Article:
Helen Purves All you need to know about Helen Purves. And, indeed, much more.

4Jun/132

Dear Kellogg’s: I am running out of Krave

Recently I wrote a letter to Kellogg's about their tasty cereal Krave, expressing my concern about the deliciousness of their cereal and the negative effect it is/was having on my boyfriend.  Since my friends and family enjoyed my letter, I have decided to reproduce it here on my blog - and to share the response from Kellogg's.

Dear Kellogg’s,

I write in regard to your premium breakfast cereal, “Krave”. As you are no doubt already aware, this is currently the best premium breakfast cereal on the market. Because of this widely acknowledged truth, I recently purchased a box as a treat for my gentleman friend Mr. James Gaskell esq.

One would assume that this would be an uninteresting fact which is completely unworthy of a hand-written letter to yourselves, Kellogg’s (creator of Krave). However, it did not stop there. My boyfriend and I were so taken by the aptly-named breakfast cereal that we immediately ate the entire packet, and now crave the Krave to such an extent that between us we now eat several boxes a week. It is essentially akin to an addiction, but without the support network one could expect as an alcohol or drug addict.

Again, hardly worth of the effort and expense of writing to your company (although I do wish to express to you my pleasure at the deliciousness of your creation). After all, stamps are pretty expensive nowadays and I don’t even live near a post box. The thing is, a grave and severe problem has arisen as a direct result of the tastiness of your cereal.

As you are no doubt aware, our country (the UK, in case this is unclear) has recently been suffering from a most severe recession. Sadly, this has meant that I have not been able to stock up my dedicated Krave cupboard with as many boxes of your most delectable cereal as usual – in fact, my shelves are nearly completely bare.

It is even worse than it at first appears. As well as failing to provide adequate protection in the event of a zombie apocalypse (for I would wish to die with the taste of Krave upon my lips) I now also face the risk of the permanent departure of my boyfriend. He has been concerned about the low level of Krave in my house for some weeks now, and has mentioned that one of our mutual friends (let us call her Linda, for that is her name) is not only able to provide a constant flow of your beautiful cereal but has also got more junk in her trunk as a result. You can probably understand my distress at this news.

What makes this all the more tragic is that, living in Trafford as I do, I cycle to work past your factory twice a day. Every time I smell the wafting malty tones of your most delightful treats and come upon your swirly, dreamy, aspirational red logo I am reminded of my failure to earn enough money to adequately feed myself and my boyfriend.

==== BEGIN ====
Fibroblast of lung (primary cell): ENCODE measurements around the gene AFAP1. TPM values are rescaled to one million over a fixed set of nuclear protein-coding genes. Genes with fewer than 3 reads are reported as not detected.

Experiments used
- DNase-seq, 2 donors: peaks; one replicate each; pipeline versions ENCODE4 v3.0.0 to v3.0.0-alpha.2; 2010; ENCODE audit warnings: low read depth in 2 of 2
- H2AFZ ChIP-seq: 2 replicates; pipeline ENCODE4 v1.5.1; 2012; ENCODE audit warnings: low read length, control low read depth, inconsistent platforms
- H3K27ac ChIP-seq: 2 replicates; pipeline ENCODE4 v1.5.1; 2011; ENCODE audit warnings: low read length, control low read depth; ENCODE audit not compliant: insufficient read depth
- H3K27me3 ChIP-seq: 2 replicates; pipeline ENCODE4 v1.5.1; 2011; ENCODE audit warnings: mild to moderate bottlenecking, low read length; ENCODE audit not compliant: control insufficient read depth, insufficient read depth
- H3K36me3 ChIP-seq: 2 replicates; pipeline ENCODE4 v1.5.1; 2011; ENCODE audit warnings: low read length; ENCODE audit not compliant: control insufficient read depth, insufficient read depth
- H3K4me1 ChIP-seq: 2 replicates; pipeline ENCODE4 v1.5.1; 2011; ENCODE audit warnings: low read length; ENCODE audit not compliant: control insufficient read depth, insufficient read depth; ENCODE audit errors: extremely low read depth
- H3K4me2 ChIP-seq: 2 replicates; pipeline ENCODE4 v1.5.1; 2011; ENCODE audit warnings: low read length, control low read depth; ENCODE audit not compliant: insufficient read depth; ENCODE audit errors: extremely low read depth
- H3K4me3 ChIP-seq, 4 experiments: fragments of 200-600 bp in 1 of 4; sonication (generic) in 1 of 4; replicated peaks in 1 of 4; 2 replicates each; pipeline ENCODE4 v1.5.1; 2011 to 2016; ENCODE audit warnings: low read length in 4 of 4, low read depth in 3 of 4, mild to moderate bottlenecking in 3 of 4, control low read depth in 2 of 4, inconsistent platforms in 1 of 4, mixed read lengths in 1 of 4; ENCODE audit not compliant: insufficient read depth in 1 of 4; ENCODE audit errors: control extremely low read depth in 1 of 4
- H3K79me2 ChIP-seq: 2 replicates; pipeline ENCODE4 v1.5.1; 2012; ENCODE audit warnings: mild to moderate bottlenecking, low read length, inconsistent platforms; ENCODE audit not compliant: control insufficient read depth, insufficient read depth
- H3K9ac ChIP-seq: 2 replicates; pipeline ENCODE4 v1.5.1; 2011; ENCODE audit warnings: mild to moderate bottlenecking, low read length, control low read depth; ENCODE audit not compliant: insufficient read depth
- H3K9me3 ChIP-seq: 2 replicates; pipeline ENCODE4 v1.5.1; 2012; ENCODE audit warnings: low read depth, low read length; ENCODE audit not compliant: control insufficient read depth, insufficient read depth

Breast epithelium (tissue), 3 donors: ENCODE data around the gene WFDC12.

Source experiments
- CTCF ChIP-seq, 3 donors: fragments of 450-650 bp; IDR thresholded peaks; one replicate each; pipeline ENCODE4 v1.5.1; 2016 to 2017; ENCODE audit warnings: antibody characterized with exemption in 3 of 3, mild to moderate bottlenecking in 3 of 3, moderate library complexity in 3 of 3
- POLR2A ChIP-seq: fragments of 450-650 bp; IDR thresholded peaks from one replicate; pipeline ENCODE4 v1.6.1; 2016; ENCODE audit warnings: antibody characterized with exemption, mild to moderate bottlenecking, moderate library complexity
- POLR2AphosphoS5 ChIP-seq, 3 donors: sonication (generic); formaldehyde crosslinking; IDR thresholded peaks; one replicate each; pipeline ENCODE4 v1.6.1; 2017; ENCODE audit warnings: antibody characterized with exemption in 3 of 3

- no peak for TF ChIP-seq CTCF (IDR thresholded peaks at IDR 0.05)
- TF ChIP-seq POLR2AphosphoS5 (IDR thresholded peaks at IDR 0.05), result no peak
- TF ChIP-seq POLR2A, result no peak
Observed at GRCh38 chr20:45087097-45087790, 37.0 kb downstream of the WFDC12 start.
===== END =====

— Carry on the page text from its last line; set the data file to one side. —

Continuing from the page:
So I write to you, dear Kellogg’s, in the desperate hope that you might find yourselves able to lower the RRP (Recommended Retail Price, I believe) of Krave. I know it is a lot to ask, but please, I beg of you: do not make me sink to purchasing the relatively vomit-inducing replicas created by your competitors. Not only would they stick in my throat, but they would be wet with my tears as a consequence of my boyfriend’s departure to that bitch Linda.

Yours in expectation,

Helen Purves

I got a response from Kellogg's, which I can't be bothered to write a transcript for [EDIT: Transcript below].  But in short, they openly admitted their perverse delight at my situation.  On the plus side, they did stump up £5 of vouchers for Krave which was pretty decent of them.

Transcript kindly provided by a friend:

Dear Miss Purves

Thank you for your hilarious letter about our delectable Kellogg's Krave.  It has been all round our team and given us all some laughs.  I'm absolutely delighted that you and your boyfriend enjoy them so much -- that's what we like to hear!

We're always pleased to get such positive feedback from our customers.  We find it very rewarding.  However, upon reading your letter we are most concerned to learn that the lack of Krave in your dedicated Krave cupboard is threatening to jeopardise your relationship.  This simply will not do!

I'd like to say thank you by sending you a £5.00 voucher so that you can enjoy some more Krave on us.  Should there be an imminent zombie apocalypse, we do hope that a stock of Kellogg's Krave will provide sufficient protection against the zombie invasion, not to mention save your relationship.

Unfortunately, now to return to a serious note, we are not in a position to reduce the recommended retail price and store managers have the right to exercise their own pricing policy.  we do hope you understand the lack of control we have over pricing of our products.

Thanks again for taking the time to write to us -- your letter really made us smile and made our day!  We hope you will enjoy our products for many years to come.

Your sincerely

[redacted]

Customer Services Representative

23May/131

The 4th Floor Pet Hamster Lobby